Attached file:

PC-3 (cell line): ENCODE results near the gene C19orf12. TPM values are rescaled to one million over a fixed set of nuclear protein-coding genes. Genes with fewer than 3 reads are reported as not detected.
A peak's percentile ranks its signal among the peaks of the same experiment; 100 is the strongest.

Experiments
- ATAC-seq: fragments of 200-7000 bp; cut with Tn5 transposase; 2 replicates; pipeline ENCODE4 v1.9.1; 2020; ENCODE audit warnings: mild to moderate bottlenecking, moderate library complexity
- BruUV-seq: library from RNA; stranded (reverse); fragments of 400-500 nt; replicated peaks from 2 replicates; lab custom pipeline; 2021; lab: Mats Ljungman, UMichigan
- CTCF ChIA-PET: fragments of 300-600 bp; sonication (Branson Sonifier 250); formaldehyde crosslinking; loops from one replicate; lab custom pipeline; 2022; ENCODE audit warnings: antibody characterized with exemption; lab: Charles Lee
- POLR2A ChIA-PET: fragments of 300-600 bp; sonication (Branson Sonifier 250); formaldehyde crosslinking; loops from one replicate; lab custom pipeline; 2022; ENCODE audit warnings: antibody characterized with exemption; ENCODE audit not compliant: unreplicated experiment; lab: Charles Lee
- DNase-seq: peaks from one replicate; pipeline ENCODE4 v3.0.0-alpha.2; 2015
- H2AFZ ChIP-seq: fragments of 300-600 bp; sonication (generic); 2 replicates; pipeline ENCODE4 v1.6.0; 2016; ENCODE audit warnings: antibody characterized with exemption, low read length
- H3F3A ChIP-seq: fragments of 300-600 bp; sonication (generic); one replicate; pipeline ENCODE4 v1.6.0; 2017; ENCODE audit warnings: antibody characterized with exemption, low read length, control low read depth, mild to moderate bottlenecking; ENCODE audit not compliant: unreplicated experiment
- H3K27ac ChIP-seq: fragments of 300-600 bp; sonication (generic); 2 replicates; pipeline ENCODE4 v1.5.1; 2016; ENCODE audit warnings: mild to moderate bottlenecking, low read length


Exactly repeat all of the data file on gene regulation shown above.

PC-3 (cell line): ENCODE results near the gene C19orf12. TPM values are rescaled to one million over a fixed set of nuclear protein-coding genes. Genes with fewer than 3 reads are reported as not detected.
A peak's percentile ranks its signal among the peaks of the same experiment; 100 is the strongest.

Experiments
- ATAC-seq: fragments of 200-7000 bp; cut with Tn5 transposase; 2 replicates; pipeline ENCODE4 v1.9.1; 2020; ENCODE audit warnings: mild to moderate bottlenecking, moderate library complexity
- BruUV-seq: library from RNA; stranded (reverse); fragments of 400-500 nt; replicated peaks from 2 replicates; lab custom pipeline; 2021; lab: Mats Ljungman, UMichigan
- CTCF ChIA-PET: fragments of 300-600 bp; sonication (Branson Sonifier 250); formaldehyde crosslinking; loops from one replicate; lab custom pipeline; 2022; ENCODE audit warnings: antibody characterized with exemption; lab: Charles Lee
- POLR2A ChIA-PET: fragments of 300-600 bp; sonication (Branson Sonifier 250); formaldehyde crosslinking; loops from one replicate; lab custom pipeline; 2022; ENCODE audit warnings: antibody characterized with exemption; ENCODE audit not compliant: unreplicated experiment; lab: Charles Lee
- DNase-seq: peaks from one replicate; pipeline ENCODE4 v3.0.0-alpha.2; 2015
- H2AFZ ChIP-seq: fragments of 300-600 bp; sonication (generic); 2 replicates; pipeline ENCODE4 v1.6.0; 2016; ENCODE audit warnings: antibody characterized with exemption, low read length
- H3F3A ChIP-seq: fragments of 300-600 bp; sonication (generic); one replicate; pipeline ENCODE4 v1.6.0; 2017; ENCODE audit warnings: antibody characterized with exemption, low read length, control low read depth, mild to moderate bottlenecking; ENCODE audit not compliant: unreplicated experiment
- H3K27ac ChIP-seq: fragments of 300-600 bp; sonication (generic); 2 replicates; pipeline ENCODE4 v1.5.1; 2016; ENCODE audit warnings: mild to moderate bottlenecking, low read length